Professor Ella Howard on Who Gets Left out of the Urban Planning Story
Ella Howard has long studied and taught about the intersection of urban planning and poverty. In an essay published in the new book Alternative Planning History and Theory, Howard expands upon this relationship and demonstrates that it has not always been a straightforward one.
Alternative Planning features the works of 12 authors who present “an alternative planning history and theory written from the perspective of groups that have been historically marginalized or neglected.”
“The collection sets out to revolutionize the history of planning by centering groups that have traditionally been left out of the story,” said Howard, who is an associate professor of history at Wentworth Institute of Technology.
The book tackles how planning has affected groups that include children, persons with disabilities, LGBTQ+ communities, older adults, and religious minorities, among others.
Howard’s piece—"The Poor: Contested Spaces of Deprivation and Homelessness”—notes that urban planning as a profession emerged in the United States during the Progressive era with a goal of exerting control over the physical environment on behalf of the people. But, she argues, the field has often prioritized the interests of capital over improving the lives of the poor.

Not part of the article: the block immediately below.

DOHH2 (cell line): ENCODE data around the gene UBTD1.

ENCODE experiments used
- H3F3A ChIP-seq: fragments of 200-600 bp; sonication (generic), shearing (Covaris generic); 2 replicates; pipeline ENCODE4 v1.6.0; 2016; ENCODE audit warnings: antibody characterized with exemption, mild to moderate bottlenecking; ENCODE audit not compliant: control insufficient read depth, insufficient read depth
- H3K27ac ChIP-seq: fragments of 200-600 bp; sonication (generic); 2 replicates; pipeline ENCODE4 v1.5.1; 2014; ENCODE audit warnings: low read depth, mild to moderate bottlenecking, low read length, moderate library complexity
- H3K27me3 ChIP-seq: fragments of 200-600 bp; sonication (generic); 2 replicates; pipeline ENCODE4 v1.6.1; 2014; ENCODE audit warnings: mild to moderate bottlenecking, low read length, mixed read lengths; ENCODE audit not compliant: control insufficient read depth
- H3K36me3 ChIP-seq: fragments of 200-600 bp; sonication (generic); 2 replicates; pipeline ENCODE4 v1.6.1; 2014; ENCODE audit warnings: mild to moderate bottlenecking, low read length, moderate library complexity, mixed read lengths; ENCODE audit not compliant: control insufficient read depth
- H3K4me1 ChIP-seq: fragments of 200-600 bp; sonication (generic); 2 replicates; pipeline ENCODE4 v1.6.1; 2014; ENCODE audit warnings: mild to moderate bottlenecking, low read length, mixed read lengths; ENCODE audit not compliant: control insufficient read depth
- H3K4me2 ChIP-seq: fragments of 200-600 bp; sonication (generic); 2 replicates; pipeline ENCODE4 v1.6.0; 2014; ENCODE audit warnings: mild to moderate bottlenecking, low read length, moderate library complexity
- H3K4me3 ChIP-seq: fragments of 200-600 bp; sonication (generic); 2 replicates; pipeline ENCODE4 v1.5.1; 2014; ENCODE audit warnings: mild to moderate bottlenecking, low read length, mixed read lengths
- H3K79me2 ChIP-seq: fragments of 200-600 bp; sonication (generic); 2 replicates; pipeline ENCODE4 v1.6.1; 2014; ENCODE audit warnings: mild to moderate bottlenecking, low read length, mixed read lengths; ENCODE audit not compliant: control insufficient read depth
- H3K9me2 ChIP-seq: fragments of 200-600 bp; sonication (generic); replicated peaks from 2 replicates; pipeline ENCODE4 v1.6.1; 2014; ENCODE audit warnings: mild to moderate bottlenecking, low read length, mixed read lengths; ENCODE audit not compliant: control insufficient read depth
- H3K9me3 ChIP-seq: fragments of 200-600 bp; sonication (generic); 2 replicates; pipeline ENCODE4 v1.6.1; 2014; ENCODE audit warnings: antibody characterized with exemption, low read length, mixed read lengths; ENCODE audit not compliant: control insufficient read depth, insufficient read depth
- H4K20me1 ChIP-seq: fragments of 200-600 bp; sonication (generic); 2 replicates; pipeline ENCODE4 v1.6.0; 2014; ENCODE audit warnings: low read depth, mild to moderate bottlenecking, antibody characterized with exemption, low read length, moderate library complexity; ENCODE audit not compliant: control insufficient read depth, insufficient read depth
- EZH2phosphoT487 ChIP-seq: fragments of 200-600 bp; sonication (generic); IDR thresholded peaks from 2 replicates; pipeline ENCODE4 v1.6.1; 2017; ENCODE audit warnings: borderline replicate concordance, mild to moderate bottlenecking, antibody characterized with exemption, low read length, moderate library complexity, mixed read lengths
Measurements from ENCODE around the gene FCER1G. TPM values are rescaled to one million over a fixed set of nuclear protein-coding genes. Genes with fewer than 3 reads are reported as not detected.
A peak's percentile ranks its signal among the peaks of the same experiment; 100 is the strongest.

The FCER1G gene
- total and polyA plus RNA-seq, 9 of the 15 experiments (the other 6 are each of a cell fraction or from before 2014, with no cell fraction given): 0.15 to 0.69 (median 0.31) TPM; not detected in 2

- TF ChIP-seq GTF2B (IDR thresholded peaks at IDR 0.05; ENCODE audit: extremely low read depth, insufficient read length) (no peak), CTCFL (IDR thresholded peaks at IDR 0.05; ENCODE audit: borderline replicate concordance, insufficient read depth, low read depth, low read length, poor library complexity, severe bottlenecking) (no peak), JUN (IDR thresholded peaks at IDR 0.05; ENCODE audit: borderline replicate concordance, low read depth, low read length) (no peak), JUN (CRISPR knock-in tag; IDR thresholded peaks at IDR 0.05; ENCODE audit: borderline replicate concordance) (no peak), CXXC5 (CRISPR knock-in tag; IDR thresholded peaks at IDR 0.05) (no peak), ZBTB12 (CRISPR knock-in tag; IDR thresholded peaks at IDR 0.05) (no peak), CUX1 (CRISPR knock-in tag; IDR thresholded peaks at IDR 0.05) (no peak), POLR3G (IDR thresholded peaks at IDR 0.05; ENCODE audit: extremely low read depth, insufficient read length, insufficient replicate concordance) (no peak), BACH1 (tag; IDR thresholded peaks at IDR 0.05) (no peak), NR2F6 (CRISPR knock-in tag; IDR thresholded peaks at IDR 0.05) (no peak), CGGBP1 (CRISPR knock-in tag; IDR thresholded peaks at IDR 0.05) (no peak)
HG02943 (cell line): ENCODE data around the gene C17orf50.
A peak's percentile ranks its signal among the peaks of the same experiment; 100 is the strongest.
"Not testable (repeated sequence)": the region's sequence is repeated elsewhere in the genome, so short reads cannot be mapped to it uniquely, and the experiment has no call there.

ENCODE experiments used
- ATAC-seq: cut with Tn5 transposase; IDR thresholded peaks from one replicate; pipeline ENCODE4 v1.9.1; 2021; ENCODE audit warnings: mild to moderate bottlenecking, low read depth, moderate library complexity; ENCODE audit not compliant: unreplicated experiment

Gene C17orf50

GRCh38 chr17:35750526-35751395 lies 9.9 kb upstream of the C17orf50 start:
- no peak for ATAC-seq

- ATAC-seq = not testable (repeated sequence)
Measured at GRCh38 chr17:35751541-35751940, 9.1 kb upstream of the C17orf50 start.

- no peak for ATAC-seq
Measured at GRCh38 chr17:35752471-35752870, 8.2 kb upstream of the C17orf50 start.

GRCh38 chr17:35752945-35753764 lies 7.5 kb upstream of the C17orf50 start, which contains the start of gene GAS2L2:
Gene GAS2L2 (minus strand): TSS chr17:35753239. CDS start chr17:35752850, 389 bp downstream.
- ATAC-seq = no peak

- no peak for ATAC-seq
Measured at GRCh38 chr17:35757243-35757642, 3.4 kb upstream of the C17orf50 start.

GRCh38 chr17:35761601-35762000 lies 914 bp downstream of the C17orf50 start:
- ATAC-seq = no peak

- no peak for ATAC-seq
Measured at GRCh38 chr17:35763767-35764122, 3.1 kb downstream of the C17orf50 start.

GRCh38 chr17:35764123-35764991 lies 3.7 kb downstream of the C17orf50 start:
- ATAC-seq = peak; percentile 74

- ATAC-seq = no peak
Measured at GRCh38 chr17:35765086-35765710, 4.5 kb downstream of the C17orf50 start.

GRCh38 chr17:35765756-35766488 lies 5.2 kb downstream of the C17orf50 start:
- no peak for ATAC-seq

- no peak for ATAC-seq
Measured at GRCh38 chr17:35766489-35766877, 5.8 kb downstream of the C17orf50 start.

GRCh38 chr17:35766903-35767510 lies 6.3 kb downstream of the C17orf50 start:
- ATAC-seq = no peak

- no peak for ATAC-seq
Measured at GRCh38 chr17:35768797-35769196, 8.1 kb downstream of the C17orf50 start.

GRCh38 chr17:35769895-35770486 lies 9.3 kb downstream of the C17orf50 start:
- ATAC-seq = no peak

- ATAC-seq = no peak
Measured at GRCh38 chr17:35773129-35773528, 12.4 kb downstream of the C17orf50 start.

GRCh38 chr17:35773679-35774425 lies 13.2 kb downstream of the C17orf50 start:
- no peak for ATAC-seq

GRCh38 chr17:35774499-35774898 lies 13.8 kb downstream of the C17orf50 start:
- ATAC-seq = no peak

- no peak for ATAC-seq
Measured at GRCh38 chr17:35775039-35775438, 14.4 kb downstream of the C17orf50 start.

“My essay considers the approaches taken to urban poverty and spatial inequality by formal and informal urban planners,” she said.
Howard previously published the book Homeless: Poverty and Place in Urban America and has spent years researching the influence of historic preservation and tourism on the development of cities including Savannah, New Orleans, and Charleston. She has taught American history, digital history, urban history, and the history of design to Wentworth students.
“I was thrilled to have the opportunity to participate in this project, which builds on my earlier publications on the right to the city of the poor and homeless,” she said. “I'm glad to be able to help students understand the importance of maintaining space for the poor in contemporary cities, a crisis point given the trend of gentrification.”